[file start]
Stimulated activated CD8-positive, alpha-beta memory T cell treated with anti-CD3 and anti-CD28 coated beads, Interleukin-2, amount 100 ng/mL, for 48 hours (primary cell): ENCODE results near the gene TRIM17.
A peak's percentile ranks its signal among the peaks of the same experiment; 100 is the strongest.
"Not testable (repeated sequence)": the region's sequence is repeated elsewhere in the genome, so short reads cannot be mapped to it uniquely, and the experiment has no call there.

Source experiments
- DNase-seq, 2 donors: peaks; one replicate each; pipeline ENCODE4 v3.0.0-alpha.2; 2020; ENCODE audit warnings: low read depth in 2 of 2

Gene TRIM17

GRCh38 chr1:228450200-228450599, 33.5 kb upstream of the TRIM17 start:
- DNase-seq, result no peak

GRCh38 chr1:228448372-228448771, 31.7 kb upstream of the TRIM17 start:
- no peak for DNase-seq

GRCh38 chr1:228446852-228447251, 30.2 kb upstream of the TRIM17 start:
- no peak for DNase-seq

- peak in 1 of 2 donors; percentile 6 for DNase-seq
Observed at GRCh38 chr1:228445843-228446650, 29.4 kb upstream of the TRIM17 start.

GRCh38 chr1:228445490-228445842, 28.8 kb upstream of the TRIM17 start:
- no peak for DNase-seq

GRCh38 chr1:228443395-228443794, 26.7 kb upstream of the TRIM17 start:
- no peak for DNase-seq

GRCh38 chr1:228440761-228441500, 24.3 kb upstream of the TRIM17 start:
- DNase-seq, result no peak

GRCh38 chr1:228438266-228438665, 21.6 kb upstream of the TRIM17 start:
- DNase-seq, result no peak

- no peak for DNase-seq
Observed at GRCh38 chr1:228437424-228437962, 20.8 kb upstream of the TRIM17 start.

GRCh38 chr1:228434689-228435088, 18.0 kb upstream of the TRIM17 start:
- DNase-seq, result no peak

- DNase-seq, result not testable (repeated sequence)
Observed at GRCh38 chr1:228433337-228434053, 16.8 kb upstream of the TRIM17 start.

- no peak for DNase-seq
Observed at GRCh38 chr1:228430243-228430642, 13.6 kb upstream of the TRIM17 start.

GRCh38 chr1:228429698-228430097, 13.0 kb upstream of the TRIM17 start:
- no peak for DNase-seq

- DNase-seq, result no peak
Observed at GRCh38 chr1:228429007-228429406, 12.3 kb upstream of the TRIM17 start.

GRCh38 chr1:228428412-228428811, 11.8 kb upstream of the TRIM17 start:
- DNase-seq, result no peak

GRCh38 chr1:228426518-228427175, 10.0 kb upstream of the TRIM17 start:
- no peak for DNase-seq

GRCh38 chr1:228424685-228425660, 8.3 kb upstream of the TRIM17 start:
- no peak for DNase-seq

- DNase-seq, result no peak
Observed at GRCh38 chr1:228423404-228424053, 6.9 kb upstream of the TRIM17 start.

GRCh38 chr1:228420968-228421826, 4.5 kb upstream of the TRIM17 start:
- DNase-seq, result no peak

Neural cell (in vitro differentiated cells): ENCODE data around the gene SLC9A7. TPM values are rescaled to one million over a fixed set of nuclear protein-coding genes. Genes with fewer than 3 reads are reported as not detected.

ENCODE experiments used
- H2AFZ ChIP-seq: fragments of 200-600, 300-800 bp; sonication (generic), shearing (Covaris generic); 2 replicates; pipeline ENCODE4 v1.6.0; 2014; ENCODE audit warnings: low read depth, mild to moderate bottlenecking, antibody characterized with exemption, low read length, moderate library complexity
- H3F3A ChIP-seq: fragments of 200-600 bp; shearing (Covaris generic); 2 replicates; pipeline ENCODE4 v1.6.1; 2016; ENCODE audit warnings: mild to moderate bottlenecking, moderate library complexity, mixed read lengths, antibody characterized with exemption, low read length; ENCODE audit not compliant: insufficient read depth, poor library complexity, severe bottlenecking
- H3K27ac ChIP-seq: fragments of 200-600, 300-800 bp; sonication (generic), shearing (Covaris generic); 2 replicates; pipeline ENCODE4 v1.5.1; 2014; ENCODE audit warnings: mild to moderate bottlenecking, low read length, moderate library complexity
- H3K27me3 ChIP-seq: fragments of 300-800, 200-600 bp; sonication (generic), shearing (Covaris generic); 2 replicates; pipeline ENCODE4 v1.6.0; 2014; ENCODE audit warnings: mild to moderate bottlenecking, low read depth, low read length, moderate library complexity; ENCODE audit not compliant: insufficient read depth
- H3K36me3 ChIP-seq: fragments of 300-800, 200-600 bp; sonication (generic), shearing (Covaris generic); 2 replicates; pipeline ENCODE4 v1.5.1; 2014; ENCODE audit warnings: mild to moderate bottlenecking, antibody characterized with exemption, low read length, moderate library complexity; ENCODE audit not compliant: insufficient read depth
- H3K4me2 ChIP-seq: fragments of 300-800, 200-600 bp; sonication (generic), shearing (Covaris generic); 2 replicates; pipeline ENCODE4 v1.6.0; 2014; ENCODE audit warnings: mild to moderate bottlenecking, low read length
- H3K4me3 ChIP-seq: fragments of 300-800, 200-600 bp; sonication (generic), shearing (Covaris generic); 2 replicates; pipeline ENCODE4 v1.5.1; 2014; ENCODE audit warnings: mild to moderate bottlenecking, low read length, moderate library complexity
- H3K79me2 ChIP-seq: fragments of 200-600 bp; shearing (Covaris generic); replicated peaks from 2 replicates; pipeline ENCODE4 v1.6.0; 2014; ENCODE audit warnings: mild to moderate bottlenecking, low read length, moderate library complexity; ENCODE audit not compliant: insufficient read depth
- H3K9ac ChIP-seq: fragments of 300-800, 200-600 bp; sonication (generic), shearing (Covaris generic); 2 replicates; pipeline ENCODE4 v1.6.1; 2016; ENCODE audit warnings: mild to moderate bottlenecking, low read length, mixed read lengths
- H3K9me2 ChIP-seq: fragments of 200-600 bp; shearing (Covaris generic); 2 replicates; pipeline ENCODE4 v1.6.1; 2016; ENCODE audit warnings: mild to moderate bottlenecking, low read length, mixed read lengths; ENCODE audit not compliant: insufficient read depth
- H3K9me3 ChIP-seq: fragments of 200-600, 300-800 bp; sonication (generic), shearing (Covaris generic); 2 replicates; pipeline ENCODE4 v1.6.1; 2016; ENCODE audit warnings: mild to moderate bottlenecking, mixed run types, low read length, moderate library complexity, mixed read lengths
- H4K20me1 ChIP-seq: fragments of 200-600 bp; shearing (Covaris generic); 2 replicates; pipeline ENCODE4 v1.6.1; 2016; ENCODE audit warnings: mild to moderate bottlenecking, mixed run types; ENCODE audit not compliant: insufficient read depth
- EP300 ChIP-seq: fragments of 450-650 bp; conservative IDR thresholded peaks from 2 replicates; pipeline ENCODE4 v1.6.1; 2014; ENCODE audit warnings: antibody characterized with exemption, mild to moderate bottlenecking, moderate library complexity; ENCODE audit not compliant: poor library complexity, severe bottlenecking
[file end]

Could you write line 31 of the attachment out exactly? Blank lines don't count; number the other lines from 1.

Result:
GRCh38 chr1:228429698-228430097, 13.0 kb upstream of the TRIM17 start: